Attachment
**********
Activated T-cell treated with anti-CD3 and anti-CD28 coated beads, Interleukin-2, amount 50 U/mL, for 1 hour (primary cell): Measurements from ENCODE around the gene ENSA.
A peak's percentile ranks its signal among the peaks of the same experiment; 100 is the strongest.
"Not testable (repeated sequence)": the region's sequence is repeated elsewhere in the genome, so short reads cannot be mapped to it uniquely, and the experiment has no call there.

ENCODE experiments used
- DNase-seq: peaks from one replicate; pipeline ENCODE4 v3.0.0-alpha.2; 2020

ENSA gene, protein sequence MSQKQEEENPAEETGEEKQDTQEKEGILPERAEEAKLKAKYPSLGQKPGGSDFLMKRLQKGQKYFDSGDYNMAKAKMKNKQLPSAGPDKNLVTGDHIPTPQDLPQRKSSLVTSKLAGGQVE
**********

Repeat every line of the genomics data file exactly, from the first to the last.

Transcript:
Activated T-cell treated with anti-CD3 and anti-CD28 coated beads, Interleukin-2, amount 50 U/mL, for 1 hour (primary cell): Measurements from ENCODE around the gene ENSA.
A peak's percentile ranks its signal among the peaks of the same experiment; 100 is the strongest.
"Not testable (repeated sequence)": the region's sequence is repeated elsewhere in the genome, so short reads cannot be mapped to it uniquely, and the experiment has no call there.

ENCODE experiments used
- DNase-seq: peaks from one replicate; pipeline ENCODE4 v3.0.0-alpha.2; 2020

ENSA gene, protein sequence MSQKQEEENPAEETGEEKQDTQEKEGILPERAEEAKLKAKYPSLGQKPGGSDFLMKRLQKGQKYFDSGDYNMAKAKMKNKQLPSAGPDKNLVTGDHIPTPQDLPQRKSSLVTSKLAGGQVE